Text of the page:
robert-altmanDEAR TECHNOLOGISTS: One of the most beautiful things in cinema, analogous to Paul McCartney’s feel for melody or Bob Dylan’s reach for the perfect word, is Robert Altman’s use of the zoom lens. No one has been able to do it the way he did, and to my knowledge, no one, not even his real-life student Paul Thomas Anderson, ever tried. (The one attempt I know of to coopt the Altman Zoom is in Joe Wright’s PRIDE AND PREJUDICE–and the less said about that zoom into a pig trough, the better.) It seems to me–I have small experience in this area, but some, and others may testify with more courage–that we just ain’t got zoom lenses like that any more. The feel of an Altman zoom was like that little net-bottomed scraper you use to scrape the bottom of a fishbowl. He picked up faces or gestures or paintings or props in the pea soup of a usually less-than-crisp image. Half the beauty of the zoom was the way it wafted, seemed to drift through the space like a breeze. It had, in a strange way, as much feel of movement as a camera movement. Now, it seems, this is not possible. The adjustment on a zoom is too calibrated and too precise. The image itself is too crisp. The drifty/floaty/sleepy/silty quality of the Altman Zoom can be no more. The technology improved itself in a way that such a “misuse” of its parts is no longer tenable. Filmmakers, DPs, concerned parties–agree?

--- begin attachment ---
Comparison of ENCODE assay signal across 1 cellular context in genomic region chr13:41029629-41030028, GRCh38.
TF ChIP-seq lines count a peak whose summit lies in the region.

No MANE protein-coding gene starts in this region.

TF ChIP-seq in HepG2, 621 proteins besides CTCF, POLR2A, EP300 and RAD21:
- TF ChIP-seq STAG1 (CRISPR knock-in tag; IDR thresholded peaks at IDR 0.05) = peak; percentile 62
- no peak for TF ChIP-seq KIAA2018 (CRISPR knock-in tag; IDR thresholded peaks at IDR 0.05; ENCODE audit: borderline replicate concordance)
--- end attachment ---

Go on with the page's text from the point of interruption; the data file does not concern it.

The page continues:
1. Not sure exactly, but I do know that zooms now seem to be computerized, smooting off the edges so that a violent crash zoom like those beloved of Kubrick becomes simply impossible. Altman’s zooms must be a combination of the manual apparatus and the skilled operators, along with his pwn particular sensibility.


  2. I just watched THE LONG GOODBYE a couple days ago, the DVD has a short interview with Vilmos Zsigmond and he spends a couple minutes talking about this. He said they worked to make the zooms not look like zooms, to have the feel of a regular tracking shot. I wonder if that approach, along with the post-flashing they did on the negative, might partially explain the uniqueness of Altman’s zooms.


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